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首页 » 英文宗教小说 » The Varieties of Religious Experience 宗教经验种种 » Lectures XVII MYSTICISM
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  This incommunicableness of the transport is the keynote of all mysticism. Mystical truth existsfor the individual who has the transport, but for no one else. In this, as I have said, it resembles theknowledge given to us in sensations more than that given by conceptual thought. Thought, with itsremoteness and abstractness, has often enough in the history of philosophy been contrastedunfavorably with sensation.

It is a commonplace of metaphysics that God's knowledge cannot be discursive but must beintuitive, that is, must be constructed more after the pattern of what in ourselves is calledimmediate feeling, than after that of proposition and judgment. But our immediate feelings have nocontent but what the five senses supply; and we have seen and shall see again that mystics mayemphatically deny that the senses play any part in the very highest type of knowledge which theirtransports yield.

In the Christian church there have always been mystics. Although many of them have beenviewed with suspicion, some have gained favor in the eyes of the authorities. The experiences ofthese have been treated as precedents, and a codified system of mystical theology has been basedupon them, in which everything legitimate finds its place.[250] The basis of the system is "orison"or meditation, the methodical elevation of the soul towards God. Through the practice of orison thehigher levels of mystical experience may be attained. It is odd that Protestantism, especiallyevangelical Protestantism, should seemingly have abandoned everything methodical in this line.

Apart from what prayer may lead to, Protestant mystical experience appears to have been almostexclusively sporadic. It has been left to our mind-curers to reintroduce methodical meditation intoour religious life.

[250] Gorres's Christliche Mystik gives a full account of the facts. So does Ribet's MystiqueDivine, 2 vols., Paris, 1890. A still more methodical modern work is the Mystica Theologia ofVallgornera, 2 vols., Turin, 1890.

The first thing to be aimed at in orison is the mind's detachment from outer sensations, for theseinterfere with its concentration upon ideal things. Such manuals as Saint Ignatius's SpiritualExercises recommend the disciple to <398> expel sensation by a graduated series of efforts toimagine holy scenes. The acme of this kind of discipline would be a semi-hallucinatory monoideism--an imaginary figure of Christ, for example, coming fully to occupy the mind. Sensorialimages of this sort, whether literal or symbolic, play an enormous part in mysticism.[251] But incertain cases imagery may fall away entirely, and in the very highest raptures it tends to do so. Thestate of consciousness becomes then insusceptible of any verbal description. Mystical teachers areunanimous as to this. Saint John of the Cross, for instance, one of the best of them, thus describesthe condition called the "union of love," which, he says, is reached by "dark contemplation." In thisthe Deity compenetrates the soul, but in such a hidden way that the soul-"finds no terms, no means, no comparison whereby to render the sublimity of the wisdom andthe delicacy of the spiritual feeling with which she is filled. . . . We receive this mysticalknowledge of God clothed in none of the kinds of images, in none of the sensible representations,which our mind makes use of in other circumstances. Accordingly in this knowledge, since thesenses and the imagination are not employed, we get neither form nor impression, nor can we giveany account or furnish any likeness, although the mysterious and sweet-tasting wisdom comeshome so clearly to the inmost parts of our soul. Fancy a man seeing a certain kind of thing for thefirst time in his life. He can understand it, use and enjoy it, but he cannot apply a name to it, norcommunicate any idea of it, even though all the while it be a mere thing of sense. How muchgreater will be his powerlessness when it goes beyond the senses! This is the peculiarity of thedivine language. The more infused, intimate, spiritual, and supersensible it is, the more does itexceed the senses, both inner and outer, and impose silence upon them. . . .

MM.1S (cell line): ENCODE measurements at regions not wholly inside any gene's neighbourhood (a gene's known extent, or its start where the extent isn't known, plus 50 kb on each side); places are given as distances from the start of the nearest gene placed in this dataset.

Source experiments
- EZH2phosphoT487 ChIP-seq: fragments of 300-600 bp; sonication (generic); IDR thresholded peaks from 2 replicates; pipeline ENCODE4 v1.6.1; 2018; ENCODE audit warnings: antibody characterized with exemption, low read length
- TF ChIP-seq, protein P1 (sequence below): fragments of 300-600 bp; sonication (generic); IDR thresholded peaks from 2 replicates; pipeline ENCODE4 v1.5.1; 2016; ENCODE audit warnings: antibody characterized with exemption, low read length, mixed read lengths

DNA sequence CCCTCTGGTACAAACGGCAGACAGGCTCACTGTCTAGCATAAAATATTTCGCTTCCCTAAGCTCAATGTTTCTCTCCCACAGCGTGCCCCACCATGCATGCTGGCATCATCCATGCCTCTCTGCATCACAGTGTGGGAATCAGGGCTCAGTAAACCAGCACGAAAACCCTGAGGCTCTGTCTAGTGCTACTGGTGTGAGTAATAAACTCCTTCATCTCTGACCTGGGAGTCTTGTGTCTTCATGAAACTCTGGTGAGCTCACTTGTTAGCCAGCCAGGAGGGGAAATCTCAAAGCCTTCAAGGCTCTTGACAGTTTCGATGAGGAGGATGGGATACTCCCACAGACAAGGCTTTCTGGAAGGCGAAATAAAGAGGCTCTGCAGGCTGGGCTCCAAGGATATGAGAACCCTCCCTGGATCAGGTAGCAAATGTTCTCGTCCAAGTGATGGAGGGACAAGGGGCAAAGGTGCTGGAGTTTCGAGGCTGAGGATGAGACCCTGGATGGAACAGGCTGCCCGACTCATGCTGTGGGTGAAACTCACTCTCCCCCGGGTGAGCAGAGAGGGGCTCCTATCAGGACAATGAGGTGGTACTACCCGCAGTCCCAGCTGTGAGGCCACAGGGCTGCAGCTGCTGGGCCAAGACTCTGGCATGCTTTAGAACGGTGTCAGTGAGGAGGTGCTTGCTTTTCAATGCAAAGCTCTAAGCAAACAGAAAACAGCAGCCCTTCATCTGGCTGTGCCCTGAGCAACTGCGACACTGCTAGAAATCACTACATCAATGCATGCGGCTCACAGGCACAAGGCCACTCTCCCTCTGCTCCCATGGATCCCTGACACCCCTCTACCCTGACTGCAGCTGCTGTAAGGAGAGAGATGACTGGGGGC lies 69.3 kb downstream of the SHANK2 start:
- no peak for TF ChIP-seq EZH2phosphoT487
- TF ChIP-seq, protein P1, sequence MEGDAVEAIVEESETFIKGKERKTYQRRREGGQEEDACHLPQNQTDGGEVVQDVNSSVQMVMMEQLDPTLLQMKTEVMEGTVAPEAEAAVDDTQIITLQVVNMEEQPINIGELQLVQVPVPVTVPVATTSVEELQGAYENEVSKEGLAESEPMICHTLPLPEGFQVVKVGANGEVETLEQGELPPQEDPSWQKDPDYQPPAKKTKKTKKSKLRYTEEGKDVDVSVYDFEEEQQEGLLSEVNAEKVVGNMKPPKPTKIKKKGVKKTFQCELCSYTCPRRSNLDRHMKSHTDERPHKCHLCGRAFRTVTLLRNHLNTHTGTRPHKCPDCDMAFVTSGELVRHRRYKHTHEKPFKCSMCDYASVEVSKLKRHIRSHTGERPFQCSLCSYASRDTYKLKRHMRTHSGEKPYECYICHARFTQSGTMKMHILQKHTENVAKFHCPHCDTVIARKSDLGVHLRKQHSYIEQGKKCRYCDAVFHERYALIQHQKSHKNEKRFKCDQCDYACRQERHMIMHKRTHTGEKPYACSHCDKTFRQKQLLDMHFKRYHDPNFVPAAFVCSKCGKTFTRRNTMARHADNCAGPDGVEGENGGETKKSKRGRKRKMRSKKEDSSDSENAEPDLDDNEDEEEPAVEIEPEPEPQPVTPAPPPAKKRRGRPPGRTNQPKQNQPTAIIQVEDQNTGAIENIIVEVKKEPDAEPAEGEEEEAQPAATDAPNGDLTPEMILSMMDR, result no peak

The soul then feels as if placed in a vast and profound solitude, to which no created thing hasaccess, in an immense and boundless desert, desert the more delicious the more solitary it is.

There, in this abyss of wisdom, the soul grows by what it drinks in from the well-springs of thecomprehension of love, . . . and recognizes, however sublime and learned may be the terms weemploy, how utterly vile, insignificant, and improper they are, when we seek to discourse of divinethings by their means."[252]

[251] M. ReCeJac, in a recent volume, makes them essential. Mysticism he defines as "thetendency to draw near to the Absolute morally AND BY THE AID OF SYMBOLS." See hisFondements de la Connaissance mystique, Paris, 1897, p. 66. But there are unquestionablymystical conditions in which sensible symbols play no part.

[252] Saint John of the Cross: The Dark Night of the Soul, book ii. ch. xvii., in Vie et Oeuvres,3me edition, Paris, 1893, iii. 428-432. Chapter xi. of book ii. of Saint John's Ascent of Carmel isdevoted to showing the harmfulness for the mystical life of the use of sensible imagery.